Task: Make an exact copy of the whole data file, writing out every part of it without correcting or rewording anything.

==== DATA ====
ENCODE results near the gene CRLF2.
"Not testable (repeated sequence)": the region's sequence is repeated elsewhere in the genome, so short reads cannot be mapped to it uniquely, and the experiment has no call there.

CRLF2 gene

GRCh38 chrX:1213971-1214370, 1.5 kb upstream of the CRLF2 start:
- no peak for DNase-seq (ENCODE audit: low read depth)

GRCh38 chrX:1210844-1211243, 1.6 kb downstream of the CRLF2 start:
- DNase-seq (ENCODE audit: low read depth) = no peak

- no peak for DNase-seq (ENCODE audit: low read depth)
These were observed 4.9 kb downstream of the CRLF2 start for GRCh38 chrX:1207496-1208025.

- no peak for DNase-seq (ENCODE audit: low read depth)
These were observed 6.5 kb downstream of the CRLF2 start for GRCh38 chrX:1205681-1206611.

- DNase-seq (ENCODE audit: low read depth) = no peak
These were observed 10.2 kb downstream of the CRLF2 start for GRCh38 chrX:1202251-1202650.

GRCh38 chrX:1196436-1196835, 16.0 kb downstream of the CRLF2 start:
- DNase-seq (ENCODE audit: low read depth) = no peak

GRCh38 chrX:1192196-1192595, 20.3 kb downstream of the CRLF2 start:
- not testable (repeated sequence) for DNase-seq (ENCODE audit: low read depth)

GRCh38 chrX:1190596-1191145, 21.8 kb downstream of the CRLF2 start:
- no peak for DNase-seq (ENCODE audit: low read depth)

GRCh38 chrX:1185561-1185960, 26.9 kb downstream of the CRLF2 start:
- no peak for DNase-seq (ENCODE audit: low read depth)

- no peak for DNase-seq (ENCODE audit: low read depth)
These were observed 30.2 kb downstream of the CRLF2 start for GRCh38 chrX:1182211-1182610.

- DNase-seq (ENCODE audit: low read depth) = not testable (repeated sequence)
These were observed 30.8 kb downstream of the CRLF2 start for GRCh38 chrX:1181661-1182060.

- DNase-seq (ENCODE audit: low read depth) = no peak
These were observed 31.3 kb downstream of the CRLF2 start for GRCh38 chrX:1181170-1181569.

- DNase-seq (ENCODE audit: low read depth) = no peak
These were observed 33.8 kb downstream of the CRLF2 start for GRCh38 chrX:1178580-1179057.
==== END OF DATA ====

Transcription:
ENCODE results near the gene CRLF2.
"Not testable (repeated sequence)": the region's sequence is repeated elsewhere in the genome, so short reads cannot be mapped to it uniquely, and the experiment has no call there.

CRLF2 gene

GRCh38 chrX:1213971-1214370, 1.5 kb upstream of the CRLF2 start:
- no peak for DNase-seq (ENCODE audit: low read depth)

GRCh38 chrX:1210844-1211243, 1.6 kb downstream of the CRLF2 start:
- DNase-seq (ENCODE audit: low read depth) = no peak

- no peak for DNase-seq (ENCODE audit: low read depth)
These were observed 4.9 kb downstream of the CRLF2 start for GRCh38 chrX:1207496-1208025.

- no peak for DNase-seq (ENCODE audit: low read depth)
These were observed 6.5 kb downstream of the CRLF2 start for GRCh38 chrX:1205681-1206611.

- DNase-seq (ENCODE audit: low read depth) = no peak
These were observed 10.2 kb downstream of the CRLF2 start for GRCh38 chrX:1202251-1202650.

GRCh38 chrX:1196436-1196835, 16.0 kb downstream of the CRLF2 start:
- DNase-seq (ENCODE audit: low read depth) = no peak

GRCh38 chrX:1192196-1192595, 20.3 kb downstream of the CRLF2 start:
- not testable (repeated sequence) for DNase-seq (ENCODE audit: low read depth)

GRCh38 chrX:1190596-1191145, 21.8 kb downstream of the CRLF2 start:
- no peak for DNase-seq (ENCODE audit: low read depth)

GRCh38 chrX:1185561-1185960, 26.9 kb downstream of the CRLF2 start:
- no peak for DNase-seq (ENCODE audit: low read depth)

- no peak for DNase-seq (ENCODE audit: low read depth)
These were observed 30.2 kb downstream of the CRLF2 start for GRCh38 chrX:1182211-1182610.

- DNase-seq (ENCODE audit: low read depth) = not testable (repeated sequence)
These were observed 30.8 kb downstream of the CRLF2 start for GRCh38 chrX:1181661-1182060.

- DNase-seq (ENCODE audit: low read depth) = no peak
These were observed 31.3 kb downstream of the CRLF2 start for GRCh38 chrX:1181170-1181569.

- DNase-seq (ENCODE audit: low read depth) = no peak
These were observed 33.8 kb downstream of the CRLF2 start for GRCh38 chrX:1178580-1179057.